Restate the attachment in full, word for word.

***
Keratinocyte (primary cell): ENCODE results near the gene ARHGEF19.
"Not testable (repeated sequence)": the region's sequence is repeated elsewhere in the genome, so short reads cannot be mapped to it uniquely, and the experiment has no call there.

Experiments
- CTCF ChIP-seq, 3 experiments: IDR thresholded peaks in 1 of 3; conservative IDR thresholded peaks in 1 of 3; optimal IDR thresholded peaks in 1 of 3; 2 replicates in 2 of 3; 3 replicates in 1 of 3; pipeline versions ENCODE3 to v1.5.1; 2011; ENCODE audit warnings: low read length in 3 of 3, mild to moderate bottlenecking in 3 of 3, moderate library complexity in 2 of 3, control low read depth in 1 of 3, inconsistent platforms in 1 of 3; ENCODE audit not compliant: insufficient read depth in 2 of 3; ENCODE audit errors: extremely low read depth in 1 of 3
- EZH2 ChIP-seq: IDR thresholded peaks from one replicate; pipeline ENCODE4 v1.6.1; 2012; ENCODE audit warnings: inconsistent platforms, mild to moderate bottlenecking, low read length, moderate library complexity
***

Keratinocyte (primary cell): ENCODE results near the gene ARHGEF19.
"Not testable (repeated sequence)": the region's sequence is repeated elsewhere in the genome, so short reads cannot be mapped to it uniquely, and the experiment has no call there.

Experiments
- CTCF ChIP-seq, 3 experiments: IDR thresholded peaks in 1 of 3; conservative IDR thresholded peaks in 1 of 3; optimal IDR thresholded peaks in 1 of 3; 2 replicates in 2 of 3; 3 replicates in 1 of 3; pipeline versions ENCODE3 to v1.5.1; 2011; ENCODE audit warnings: low read length in 3 of 3, mild to moderate bottlenecking in 3 of 3, moderate library complexity in 2 of 3, control low read depth in 1 of 3, inconsistent platforms in 1 of 3; ENCODE audit not compliant: insufficient read depth in 2 of 3; ENCODE audit errors: extremely low read depth in 1 of 3
- EZH2 ChIP-seq: IDR thresholded peaks from one replicate; pipeline ENCODE4 v1.6.1; 2012; ENCODE audit warnings: inconsistent platforms, mild to moderate bottlenecking, low read length, moderate library complexity